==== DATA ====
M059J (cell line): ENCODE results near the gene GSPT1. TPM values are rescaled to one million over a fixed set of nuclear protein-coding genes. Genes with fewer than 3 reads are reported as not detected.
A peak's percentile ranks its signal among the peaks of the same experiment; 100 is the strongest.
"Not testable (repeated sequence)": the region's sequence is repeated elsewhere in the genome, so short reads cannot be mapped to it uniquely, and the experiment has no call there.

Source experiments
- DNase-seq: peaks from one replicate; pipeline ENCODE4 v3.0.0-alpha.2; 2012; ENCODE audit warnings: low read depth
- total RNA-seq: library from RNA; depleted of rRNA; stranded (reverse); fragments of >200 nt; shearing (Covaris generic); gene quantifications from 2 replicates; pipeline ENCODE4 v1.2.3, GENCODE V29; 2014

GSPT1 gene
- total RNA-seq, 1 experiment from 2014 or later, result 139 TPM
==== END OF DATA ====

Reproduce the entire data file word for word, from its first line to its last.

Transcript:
M059J (cell line): ENCODE results near the gene GSPT1. TPM values are rescaled to one million over a fixed set of nuclear protein-coding genes. Genes with fewer than 3 reads are reported as not detected.
A peak's percentile ranks its signal among the peaks of the same experiment; 100 is the strongest.
"Not testable (repeated sequence)": the region's sequence is repeated elsewhere in the genome, so short reads cannot be mapped to it uniquely, and the experiment has no call there.

Source experiments
- DNase-seq: peaks from one replicate; pipeline ENCODE4 v3.0.0-alpha.2; 2012; ENCODE audit warnings: low read depth
- total RNA-seq: library from RNA; depleted of rRNA; stranded (reverse); fragments of >200 nt; shearing (Covaris generic); gene quantifications from 2 replicates; pipeline ENCODE4 v1.2.3, GENCODE V29; 2014

GSPT1 gene
- total RNA-seq, 1 experiment from 2014 or later, result 139 TPM